My past volunteer work with resettled refugees was very important to me. I signed on as an ESL tutor, with goals of gaining experience that might be applicable to my studies and career. What I found, though, was that I was often able to help in more ways that just helping with language: I helped negotiate bureaucracy, helped interpret bills and other notices that came in the mail, and answered questions about life in the US.

It has occurred to me that many refugee (and other immigrant) families also have small children. I love the idea of getting together with such a family to help with their English or otherwise provide insight into US culture, and having Phoebe and Theo along with me to play with and get to know young kids from another culture. I’m hoping to find an organization that will be amenable to such an arrangement.

My next step is to start contacting some groups. I’ve identified two or three that I’ll try, and I plan to send some emails. I’ll try to have an update of my progress next month.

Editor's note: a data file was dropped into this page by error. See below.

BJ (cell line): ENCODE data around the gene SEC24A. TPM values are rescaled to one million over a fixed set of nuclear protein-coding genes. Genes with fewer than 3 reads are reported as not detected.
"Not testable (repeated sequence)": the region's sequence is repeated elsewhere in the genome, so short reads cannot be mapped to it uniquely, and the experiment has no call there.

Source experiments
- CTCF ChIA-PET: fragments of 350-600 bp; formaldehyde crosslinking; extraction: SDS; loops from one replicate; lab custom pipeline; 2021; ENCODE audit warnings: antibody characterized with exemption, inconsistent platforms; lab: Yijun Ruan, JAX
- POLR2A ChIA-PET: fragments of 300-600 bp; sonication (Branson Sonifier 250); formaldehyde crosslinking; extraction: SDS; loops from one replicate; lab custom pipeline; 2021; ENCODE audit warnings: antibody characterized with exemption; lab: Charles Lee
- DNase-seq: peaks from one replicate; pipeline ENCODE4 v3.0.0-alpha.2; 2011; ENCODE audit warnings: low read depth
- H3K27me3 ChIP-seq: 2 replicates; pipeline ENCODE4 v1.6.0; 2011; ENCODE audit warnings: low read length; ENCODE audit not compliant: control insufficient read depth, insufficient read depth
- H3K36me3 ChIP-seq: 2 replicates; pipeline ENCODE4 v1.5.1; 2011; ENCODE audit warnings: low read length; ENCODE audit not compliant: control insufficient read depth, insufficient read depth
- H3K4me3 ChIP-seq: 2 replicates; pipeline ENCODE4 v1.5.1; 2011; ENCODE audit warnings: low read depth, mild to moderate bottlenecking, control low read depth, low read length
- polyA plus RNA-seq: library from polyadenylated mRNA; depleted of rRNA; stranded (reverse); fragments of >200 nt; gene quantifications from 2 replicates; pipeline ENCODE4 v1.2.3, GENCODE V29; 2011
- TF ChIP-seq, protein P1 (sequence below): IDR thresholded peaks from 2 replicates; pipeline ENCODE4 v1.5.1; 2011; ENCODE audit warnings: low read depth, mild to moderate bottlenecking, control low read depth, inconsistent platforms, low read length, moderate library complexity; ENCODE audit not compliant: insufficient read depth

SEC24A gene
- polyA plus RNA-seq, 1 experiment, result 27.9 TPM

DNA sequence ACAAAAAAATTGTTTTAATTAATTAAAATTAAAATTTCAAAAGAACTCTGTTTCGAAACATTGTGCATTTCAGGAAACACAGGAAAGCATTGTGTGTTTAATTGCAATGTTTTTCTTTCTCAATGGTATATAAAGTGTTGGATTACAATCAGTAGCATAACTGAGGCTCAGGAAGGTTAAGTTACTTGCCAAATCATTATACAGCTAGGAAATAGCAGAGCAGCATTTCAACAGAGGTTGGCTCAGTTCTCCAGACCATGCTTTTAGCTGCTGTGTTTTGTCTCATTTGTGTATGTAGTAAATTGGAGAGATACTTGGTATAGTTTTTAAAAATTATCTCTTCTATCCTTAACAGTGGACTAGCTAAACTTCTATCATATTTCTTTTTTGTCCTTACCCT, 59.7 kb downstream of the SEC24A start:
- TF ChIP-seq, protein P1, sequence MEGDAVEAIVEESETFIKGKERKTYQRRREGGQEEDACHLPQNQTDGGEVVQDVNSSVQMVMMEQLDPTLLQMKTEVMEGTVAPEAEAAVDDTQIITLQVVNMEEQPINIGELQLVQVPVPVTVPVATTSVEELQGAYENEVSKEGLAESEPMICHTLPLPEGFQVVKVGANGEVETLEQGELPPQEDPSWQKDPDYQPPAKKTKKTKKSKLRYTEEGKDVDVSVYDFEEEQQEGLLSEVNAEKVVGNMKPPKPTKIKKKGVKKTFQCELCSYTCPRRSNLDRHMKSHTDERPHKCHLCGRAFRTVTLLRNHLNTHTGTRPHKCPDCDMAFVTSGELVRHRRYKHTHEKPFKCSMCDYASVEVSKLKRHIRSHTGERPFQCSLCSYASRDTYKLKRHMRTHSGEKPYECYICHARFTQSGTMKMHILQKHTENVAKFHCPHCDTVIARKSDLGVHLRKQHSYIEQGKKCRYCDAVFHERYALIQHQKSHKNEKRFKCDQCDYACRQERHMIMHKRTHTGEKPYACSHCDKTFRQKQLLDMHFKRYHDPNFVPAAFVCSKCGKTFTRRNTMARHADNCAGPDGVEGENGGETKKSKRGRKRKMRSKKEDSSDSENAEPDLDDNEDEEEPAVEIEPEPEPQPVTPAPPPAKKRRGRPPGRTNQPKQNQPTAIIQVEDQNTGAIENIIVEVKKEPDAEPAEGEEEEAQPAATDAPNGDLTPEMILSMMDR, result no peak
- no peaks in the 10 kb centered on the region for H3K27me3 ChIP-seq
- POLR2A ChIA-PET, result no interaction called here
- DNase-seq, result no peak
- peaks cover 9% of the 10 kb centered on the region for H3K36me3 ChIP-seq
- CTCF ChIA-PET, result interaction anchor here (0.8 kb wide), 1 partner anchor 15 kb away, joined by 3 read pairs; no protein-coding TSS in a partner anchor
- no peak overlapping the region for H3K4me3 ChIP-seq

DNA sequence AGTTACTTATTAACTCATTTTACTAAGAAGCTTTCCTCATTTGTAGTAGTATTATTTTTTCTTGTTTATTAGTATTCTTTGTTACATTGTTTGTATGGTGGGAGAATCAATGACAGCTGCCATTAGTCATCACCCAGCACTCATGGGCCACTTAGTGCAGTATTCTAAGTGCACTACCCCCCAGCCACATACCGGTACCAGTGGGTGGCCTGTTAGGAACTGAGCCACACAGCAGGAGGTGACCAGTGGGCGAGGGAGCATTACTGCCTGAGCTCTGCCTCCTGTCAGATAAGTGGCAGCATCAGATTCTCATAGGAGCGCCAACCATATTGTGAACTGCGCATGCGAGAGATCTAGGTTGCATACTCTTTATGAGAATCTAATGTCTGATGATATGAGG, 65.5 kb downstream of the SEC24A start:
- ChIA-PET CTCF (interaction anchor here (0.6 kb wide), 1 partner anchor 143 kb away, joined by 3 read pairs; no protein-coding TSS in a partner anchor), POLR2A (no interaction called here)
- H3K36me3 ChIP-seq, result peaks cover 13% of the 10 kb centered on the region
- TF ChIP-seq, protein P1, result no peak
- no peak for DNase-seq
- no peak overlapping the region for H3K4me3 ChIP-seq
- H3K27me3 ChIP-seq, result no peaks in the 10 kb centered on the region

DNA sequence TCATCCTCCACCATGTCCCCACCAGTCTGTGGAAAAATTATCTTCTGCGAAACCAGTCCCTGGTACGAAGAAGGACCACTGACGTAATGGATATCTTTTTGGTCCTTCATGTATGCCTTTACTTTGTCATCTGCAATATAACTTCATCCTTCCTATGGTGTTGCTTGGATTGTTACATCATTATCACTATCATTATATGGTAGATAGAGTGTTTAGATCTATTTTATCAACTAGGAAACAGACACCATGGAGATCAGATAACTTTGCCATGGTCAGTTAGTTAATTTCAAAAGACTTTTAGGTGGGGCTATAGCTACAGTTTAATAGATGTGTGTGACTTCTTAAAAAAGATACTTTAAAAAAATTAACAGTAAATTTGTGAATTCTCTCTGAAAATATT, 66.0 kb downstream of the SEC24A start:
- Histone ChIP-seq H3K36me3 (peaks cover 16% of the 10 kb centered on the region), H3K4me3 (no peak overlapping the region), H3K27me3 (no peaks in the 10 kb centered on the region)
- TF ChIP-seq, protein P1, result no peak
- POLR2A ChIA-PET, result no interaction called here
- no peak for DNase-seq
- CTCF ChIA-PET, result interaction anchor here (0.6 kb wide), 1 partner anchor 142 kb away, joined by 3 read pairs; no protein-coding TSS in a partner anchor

this list goes up to 11

action_125x125.jpgToday has been declared Blog Action Day, an event in which bloggers around the world can participate in writing about a common cause on a common day. This is the inaugural year of the event, and the cause that has been chosen is to tackle issues relating to the environment. I feel strongly about the environment. It must be stopped! Down with the environment!

No, wait. I’m all for the environment. I was confused. I must have been thinking about uncomfortable shoes. Can’t stand ’em. Or overcooked pasta. Yick. That just shouldn’t even be legal.